THlE MICHIGAN DAILY
ells, and Greta Garbos to the very much more
interesting Henry's, Napoleon's, Lenin's, Holy
Roman Emperors, or any of the others. Of
course it must be borne in mind that Henry was
a rouge of the first order, but then,.
There is a riotous comedy pornographically en-
titled "Not Tonight, Josephine." Paul Tompkins
AT THlE MAJESTIC
OF YOUNG GIRLS
Eddie Cantor, the Jewish pun merchant with
the rolling eye-balls, was overrated by the re-
viewer in the J-Hop issue. He shouldn't have
gotten away with three stars for "Roman Scan-
dals." The Scandals are good musical fare, Eddie
sings several songs in a setting of Roman pois-
onings, orgies, and rose water baths, and for the
Cantor fans, there is no limit to its desirability.
As for others, it is OK to see after you have seen
A .M - ~~~~~- ~- ~^ --- -
on the following supposition. There are certain
broad principles which dominate good drama,
and which must be followed for the most part
in order that a play may be a good one. Fur-
ther, any two critics with the same degree of
analytical skill will agree as to the detailed ele-
ments which compose a play. But whether those
details are "good things" or "bad things" is, in
many cases, a decision which depends on the
psychology of the individual critic.
In brief, a critic's general judgment on a play
is in most cases likely to be accurate; but whether
an individual component of that play is good or
bad must be determined by each playgoer. And
these detailed judgments may be influenced by
very trivial things: what did the gentleman have
for supper? was the lady's gown in the desired
condition when she donned it? what gossip has
the playgoer heard about the leading lady? or,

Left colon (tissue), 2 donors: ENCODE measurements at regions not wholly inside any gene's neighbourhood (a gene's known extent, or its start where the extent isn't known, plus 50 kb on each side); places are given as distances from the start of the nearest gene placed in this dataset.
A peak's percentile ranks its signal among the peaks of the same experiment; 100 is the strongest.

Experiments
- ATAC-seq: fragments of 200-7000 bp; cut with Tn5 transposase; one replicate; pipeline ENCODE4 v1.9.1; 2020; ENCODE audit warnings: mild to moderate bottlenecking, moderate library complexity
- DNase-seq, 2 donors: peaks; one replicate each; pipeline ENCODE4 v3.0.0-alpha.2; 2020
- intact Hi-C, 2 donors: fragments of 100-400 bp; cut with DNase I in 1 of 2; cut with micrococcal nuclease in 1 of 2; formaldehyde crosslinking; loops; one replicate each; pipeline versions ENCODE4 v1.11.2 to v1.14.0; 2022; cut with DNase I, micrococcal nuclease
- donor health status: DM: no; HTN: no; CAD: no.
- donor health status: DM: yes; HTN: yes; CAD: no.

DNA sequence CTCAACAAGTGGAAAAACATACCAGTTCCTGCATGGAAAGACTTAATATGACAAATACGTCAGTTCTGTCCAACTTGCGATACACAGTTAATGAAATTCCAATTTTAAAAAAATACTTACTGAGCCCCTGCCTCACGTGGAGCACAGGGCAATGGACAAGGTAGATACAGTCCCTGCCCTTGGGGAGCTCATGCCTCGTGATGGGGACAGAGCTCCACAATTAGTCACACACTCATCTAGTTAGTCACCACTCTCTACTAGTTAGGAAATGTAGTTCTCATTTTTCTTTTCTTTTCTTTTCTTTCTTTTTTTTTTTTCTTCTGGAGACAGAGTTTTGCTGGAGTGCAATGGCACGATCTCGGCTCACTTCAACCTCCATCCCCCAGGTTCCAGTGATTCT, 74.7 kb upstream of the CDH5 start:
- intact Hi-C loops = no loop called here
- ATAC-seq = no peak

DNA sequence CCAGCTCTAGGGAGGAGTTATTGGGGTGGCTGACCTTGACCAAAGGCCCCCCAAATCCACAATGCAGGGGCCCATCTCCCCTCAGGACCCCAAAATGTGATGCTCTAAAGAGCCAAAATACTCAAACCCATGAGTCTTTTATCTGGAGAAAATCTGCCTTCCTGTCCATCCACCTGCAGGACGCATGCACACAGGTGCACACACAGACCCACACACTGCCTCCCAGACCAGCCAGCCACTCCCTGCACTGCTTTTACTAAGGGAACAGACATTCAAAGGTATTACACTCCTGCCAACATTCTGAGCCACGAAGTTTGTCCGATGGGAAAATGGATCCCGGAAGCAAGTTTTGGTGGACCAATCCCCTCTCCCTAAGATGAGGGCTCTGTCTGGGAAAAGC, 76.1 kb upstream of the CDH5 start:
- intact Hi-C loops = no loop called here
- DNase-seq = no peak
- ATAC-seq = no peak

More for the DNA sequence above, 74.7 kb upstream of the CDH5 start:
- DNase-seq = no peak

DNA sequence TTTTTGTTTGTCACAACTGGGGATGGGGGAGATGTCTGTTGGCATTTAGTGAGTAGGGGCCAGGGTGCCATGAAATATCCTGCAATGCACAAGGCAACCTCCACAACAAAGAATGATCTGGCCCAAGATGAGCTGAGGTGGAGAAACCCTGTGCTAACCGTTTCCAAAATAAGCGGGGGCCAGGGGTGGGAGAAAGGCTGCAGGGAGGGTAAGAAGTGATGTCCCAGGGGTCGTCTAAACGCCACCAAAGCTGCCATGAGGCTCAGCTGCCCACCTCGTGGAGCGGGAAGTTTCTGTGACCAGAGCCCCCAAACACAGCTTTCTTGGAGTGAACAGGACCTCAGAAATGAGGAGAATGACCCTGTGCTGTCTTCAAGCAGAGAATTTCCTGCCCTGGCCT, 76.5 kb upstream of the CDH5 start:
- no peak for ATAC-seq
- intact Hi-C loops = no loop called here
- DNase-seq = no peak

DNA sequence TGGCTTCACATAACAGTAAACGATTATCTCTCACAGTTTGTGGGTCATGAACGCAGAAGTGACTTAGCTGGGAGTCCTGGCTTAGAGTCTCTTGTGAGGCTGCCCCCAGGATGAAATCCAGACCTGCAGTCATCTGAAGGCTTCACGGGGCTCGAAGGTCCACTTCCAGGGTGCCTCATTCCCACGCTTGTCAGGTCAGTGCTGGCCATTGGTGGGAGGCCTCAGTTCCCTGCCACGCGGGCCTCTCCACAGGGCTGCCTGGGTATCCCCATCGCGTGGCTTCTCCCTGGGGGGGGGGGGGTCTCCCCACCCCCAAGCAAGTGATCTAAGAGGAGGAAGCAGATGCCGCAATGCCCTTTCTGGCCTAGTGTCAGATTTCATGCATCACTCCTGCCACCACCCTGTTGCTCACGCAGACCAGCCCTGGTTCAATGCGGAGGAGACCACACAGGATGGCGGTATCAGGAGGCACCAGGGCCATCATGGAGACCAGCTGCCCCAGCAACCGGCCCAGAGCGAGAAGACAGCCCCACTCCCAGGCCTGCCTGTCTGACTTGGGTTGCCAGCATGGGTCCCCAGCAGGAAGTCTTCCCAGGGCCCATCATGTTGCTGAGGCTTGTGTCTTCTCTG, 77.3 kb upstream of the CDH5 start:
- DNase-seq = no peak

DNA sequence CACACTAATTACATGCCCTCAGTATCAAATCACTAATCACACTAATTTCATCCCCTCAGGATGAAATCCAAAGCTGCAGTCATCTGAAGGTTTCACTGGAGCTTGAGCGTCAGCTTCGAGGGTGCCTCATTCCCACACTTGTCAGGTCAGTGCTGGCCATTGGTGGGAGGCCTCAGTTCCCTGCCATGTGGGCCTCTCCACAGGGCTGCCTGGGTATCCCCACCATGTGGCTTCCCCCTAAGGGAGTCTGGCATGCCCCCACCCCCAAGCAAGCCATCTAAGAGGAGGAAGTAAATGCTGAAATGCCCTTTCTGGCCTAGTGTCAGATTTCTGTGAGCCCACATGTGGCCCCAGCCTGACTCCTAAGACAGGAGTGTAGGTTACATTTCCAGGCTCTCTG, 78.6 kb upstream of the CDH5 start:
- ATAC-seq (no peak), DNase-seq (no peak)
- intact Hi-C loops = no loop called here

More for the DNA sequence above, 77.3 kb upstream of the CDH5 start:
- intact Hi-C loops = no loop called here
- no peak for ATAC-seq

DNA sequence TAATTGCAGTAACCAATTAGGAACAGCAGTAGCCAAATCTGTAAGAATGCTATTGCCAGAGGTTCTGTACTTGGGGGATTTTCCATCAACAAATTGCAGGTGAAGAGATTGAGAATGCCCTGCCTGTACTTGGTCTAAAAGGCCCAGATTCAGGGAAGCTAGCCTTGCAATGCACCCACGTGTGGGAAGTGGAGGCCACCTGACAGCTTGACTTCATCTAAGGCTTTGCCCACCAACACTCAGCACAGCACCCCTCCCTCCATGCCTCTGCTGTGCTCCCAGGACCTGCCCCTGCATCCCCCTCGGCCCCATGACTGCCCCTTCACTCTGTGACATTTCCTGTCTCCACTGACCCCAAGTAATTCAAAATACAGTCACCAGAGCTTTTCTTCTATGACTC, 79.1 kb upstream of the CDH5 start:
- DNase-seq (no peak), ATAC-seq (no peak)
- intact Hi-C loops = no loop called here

is the dramatist known to have a predilection for
A reviewer whose mental angle is fairly sane
will consider, then, that he is acting as a guide
and not as a dictator. He may write with cer-
tainty, because he is certain of his own reactions;
but he will expect his readers to accept his de-
cisions cum a pretty bulky grano salis.
Published every morning except Monday during the
University year and Summer Session by the Board in
Control of Student Publications.
Member of the Western Conference Editorial Association
and the Big Ten News Service.
. ociatided daliEiate zs .
-= 1933NATIOI4t ) 1934
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Ofces: Student Publications Building, Maynard Street,
Ann Arbor, Michigan. Phone. 2-1214.
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MANAGING EDITOR..........THOMAS rK. CONNELLAN
CITY PEDITOR ........,.......BRACKLEY SHAW
EDITORIAL DIRECTOR.............C..HART' SCHAAF
SPORTS EDITOR............ ....,ALBERT H. NEWMAN
DRAMA EDITOR................JOHN W. PRITCHARD
WOMEN'S EbITOR.....................CAROL J. HANAN
NIGHT EDITORS: A. Ellis Ball, Ralph G. Coulter, William
G. Ferris, John C. Healey, George Van Vleck, Guy M.
SPORTS ASSISTANTS: Charles A. Baird, Arthur W. Car-
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WOMEN'S ASSISTANTS: Marjorie Beck, Eleanor Blum,
Lois Jotter, Marie Murphy, Margaret D. Phalan.
REPORTERS: C. Bradford Carpenter, Ogden G. Dwight,
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liam R. Reed, Robert S. Ruwitch, Robert J. St. Clair,
Arthur S. Settle, Marshall D. Silverman, Arthur M.
Dorothy Gies,. Jean Hanmer, Florence Harper, Marie
Reid, Eleanor Johnson, Ruth Loebs, Josephine McLean,
Marjorie Morrison, Sally Place, Rosalie Resnick, Kathryn
Rietdyk, Jane Schneider.
BUSINESS MANAGER ...........W. GRAFTON SHARP"
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mer, John Ogden, Bernard Rosenthal, Joe Rothbard,t